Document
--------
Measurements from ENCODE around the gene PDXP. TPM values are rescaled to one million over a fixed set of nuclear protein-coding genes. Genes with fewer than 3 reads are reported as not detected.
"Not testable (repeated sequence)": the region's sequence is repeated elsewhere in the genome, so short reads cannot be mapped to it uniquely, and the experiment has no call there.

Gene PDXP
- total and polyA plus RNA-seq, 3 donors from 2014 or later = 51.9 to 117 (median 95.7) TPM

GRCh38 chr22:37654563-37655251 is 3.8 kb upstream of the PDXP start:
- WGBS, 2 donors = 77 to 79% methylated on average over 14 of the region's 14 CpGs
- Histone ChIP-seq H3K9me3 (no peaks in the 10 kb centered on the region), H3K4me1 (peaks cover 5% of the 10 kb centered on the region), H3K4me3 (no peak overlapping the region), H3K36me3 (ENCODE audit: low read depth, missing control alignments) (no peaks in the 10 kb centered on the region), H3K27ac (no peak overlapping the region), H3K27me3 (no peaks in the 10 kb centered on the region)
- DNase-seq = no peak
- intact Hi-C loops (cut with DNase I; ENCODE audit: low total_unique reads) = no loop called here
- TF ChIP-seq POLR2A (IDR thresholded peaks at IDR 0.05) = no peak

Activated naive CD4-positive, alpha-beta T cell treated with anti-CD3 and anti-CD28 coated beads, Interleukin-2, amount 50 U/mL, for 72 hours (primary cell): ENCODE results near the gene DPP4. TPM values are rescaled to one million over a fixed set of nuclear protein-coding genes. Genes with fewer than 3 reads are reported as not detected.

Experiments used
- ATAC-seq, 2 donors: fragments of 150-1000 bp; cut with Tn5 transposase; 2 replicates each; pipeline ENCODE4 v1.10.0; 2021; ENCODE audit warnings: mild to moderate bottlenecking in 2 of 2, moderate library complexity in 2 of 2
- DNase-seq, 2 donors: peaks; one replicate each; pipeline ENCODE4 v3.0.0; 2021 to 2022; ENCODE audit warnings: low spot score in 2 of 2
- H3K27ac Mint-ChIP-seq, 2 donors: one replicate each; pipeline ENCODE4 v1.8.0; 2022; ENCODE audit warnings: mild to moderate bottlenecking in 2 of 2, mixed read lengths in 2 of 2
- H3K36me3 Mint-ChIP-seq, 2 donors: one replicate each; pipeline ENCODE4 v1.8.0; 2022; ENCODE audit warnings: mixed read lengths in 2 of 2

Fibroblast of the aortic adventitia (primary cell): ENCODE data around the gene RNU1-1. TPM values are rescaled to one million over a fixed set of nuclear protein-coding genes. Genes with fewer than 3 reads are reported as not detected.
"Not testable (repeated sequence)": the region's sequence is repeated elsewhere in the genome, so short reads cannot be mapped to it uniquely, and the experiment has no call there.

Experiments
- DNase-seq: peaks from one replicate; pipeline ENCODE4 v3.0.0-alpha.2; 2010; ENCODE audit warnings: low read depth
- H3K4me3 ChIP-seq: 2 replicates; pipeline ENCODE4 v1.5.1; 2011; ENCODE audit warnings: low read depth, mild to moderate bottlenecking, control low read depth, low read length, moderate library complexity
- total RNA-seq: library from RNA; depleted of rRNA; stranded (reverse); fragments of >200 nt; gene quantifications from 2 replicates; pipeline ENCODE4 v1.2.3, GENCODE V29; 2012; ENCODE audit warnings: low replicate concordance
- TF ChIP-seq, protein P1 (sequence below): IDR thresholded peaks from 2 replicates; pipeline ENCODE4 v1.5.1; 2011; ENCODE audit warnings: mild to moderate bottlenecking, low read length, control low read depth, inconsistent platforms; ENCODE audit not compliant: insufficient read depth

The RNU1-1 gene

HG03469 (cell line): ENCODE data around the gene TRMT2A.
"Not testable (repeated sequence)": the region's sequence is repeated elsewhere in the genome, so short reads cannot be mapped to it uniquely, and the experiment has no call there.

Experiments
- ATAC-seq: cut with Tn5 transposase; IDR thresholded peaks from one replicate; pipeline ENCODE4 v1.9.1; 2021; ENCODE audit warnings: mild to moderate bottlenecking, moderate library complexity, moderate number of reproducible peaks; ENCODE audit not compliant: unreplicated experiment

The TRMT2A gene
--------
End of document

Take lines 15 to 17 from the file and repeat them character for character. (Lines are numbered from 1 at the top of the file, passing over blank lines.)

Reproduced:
- H3K27ac Mint-ChIP-seq, 2 donors: one replicate each; pipeline ENCODE4 v1.8.0; 2022; ENCODE audit warnings: mild to moderate bottlenecking in 2 of 2, mixed read lengths in 2 of 2
- H3K36me3 Mint-ChIP-seq, 2 donors: one replicate each; pipeline ENCODE4 v1.8.0; 2022; ENCODE audit warnings: mixed read lengths in 2 of 2

Fibroblast of the aortic adventitia (primary cell): ENCODE data around the gene RNU1-1. TPM values are rescaled to one million over a fixed set of nuclear protein-coding genes. Genes with fewer than 3 reads are reported as not detected.